Alexander Gray on Mises

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Alexander Gray
(1882–1968) is my favorite historian of economic thought. A
Scottish professor of political economy, first at Aberdeen University
and then at the University of Edinburgh, Gray’s writings were not
voluminous, but his two great works, The
Development of Economic Doctrine
(1931) and The
Socialist Tradition
(1946), were witty, satiric, and highly
perceptive. Gray’s demolition of socialist writers was apt and devastating.
Gray was also a poet and a translator of poetry into the Scottish
language; and we find that “his translations into broad Scots of
European ballads and of Heine
were sensitive and much admired.”[1]

An example
of Gray’s deft dismantling of socialists, combined with his love
of Scottish dialect, is his discussion of the 18th-century French
communist François-Noël
(“Gracchus”) Babeuf
. A revolutionary egalitarian, Babeuf desired
“the annihilation of all things, trusting that out of the dust of
destruction a fair city may arise. And buoyed by such a hope,” Gray
adds, “how blitheley would Babeuf bide the stour.”[2]

I always knew
that Gray was appreciative of the Austrian School, and his final
chapter on the Austrians in his Development was not at
all satiric. But still, I was surprised and delighted recently to
come across a wonderful appreciation of Ludwig von Mises in the
Preface to the “Second Impression” of The Socialist Tradition,
written in December, 1946.

Amidst the
climate of an increasingly socialist Britain, Gray writes about
laissez-faire, and then follows with a quote on consumer sovereignty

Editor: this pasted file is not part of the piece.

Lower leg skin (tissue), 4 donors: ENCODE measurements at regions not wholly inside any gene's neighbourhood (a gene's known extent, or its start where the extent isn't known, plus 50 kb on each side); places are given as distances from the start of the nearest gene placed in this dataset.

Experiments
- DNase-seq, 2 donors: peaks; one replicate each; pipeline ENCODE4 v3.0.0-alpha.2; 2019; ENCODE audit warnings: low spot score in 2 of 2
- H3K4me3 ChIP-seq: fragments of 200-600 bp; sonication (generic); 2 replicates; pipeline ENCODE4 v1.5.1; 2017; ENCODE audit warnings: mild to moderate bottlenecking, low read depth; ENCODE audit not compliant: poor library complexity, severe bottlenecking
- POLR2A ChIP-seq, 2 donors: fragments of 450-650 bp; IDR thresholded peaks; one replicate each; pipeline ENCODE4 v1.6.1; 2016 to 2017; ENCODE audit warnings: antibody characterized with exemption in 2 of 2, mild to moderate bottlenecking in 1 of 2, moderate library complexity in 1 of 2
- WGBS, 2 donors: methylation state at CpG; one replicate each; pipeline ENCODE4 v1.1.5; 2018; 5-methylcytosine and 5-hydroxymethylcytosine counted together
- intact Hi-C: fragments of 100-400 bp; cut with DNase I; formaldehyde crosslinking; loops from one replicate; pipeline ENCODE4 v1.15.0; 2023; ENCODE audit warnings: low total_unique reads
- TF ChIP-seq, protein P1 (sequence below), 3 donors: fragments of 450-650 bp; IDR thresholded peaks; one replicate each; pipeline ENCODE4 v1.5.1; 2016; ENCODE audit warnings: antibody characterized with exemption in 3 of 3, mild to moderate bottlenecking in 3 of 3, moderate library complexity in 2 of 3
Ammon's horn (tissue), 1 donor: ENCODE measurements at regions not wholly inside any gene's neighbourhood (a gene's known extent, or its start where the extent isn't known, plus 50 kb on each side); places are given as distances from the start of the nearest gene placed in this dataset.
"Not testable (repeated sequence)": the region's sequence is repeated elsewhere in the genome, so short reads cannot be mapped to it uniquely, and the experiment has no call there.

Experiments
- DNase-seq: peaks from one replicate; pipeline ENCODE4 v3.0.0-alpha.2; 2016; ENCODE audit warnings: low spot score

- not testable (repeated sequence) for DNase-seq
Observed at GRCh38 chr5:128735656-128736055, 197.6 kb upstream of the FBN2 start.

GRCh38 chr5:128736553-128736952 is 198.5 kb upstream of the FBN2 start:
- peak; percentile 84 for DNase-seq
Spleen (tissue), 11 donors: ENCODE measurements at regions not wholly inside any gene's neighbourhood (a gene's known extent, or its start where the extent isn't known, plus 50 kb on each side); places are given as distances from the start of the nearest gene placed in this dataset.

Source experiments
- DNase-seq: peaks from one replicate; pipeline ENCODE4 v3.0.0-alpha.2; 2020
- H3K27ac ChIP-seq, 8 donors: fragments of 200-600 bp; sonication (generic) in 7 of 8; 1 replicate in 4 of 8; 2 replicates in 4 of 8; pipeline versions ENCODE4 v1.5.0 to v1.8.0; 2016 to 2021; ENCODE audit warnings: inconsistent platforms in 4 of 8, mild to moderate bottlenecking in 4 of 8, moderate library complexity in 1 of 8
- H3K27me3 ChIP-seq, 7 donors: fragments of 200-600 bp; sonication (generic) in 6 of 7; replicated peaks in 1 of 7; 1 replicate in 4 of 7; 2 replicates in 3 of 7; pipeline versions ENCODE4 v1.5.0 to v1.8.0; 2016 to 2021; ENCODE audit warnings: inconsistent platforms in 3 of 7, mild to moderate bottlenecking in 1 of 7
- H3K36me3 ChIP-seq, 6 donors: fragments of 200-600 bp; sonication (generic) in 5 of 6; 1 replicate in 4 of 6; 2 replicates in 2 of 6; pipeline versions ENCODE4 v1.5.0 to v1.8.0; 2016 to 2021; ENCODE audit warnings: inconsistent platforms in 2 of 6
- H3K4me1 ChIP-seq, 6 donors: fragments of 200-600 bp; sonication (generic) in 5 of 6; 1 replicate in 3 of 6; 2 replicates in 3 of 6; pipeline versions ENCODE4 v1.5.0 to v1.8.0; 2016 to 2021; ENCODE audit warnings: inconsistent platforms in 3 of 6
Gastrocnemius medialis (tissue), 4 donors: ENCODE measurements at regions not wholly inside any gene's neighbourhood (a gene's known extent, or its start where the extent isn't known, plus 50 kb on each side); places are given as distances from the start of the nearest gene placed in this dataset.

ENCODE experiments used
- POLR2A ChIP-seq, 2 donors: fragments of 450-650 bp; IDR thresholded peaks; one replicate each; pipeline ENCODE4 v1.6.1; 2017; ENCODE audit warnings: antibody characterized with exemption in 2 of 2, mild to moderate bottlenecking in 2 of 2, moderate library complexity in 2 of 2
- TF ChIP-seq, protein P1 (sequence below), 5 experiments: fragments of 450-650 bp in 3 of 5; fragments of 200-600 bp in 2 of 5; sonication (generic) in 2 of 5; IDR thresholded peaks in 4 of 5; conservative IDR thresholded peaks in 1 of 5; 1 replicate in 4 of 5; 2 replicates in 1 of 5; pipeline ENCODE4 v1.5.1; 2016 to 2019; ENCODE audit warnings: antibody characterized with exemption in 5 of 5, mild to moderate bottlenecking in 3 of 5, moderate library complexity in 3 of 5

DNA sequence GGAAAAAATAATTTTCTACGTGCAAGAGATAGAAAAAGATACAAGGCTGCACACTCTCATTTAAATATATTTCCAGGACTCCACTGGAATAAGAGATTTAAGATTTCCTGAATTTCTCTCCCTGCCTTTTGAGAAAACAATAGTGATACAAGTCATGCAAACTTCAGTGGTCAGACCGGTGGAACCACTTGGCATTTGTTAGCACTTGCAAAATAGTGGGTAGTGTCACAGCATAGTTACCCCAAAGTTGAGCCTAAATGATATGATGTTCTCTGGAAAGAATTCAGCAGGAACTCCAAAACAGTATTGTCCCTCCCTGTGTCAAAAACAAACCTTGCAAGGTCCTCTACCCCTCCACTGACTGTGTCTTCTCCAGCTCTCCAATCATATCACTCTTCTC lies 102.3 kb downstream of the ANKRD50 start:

and entrepreneurs from Mises’s Omnipotent
Government
, preceding the quote by saying that “Professor
Mises, whose sturdy faith in laissez-faire has suffered no tarnishing,
expresses this point of view admirably.”

Gray then brings
his deep knowledge of poetry to bear, saying that Mises’s view “today,
in its extremity, is something of the voice of an economic Abdiel.”

Abdiel, in
Milton’s Paradise
Lost
, was the only one of the seraphim (the highest order
of angels) who remained loyal to God and refused to join Satan’s
rebellion.

In a tribute
to Mises, Gray then adds this deeply moving excerpt from Paradise
Lost about Abdiel:

Among innumerable
false, unmoved,
Unshaken, unseduced, unterrified,
His loyalty he kept….
Nor
number, nor example, with him wrought
To
swerve from truth, or change his constant mind,
Though
single.[3]

This
article was originally submitted to the Austrian
Economics Newsletter
but is previously unpublished.

Notes

[1]
T. Johnston, “Gray, Alexander,” in The
New Palgrave: A Dictionary of Economics
(New York: Macmillan,
1987), vol. 2, p. 562.

[2]
Alexander Gray, The
Socialist Tradition: Moses to Lenin
, p. 105.

[3]
Ibid., p. xiv.

This appeared
on Mises.org.

Murray
N. Rothbard
(1926–1995) dean of the Austrian School
and the founder of modern libertarianism – was the
author of Man,
Economy, and State
, Conceived
in Liberty
, What
Has Government Done to Our Money
, For
a New Liberty
, and many other books and articles.
He was academic vice president of the Mises
Institute
and editor — with Lew Rockwell — of The
Rothbard-Rockwell Report
, and appointed Lew as his
literary executor.

The
Best of Murray Rothbard

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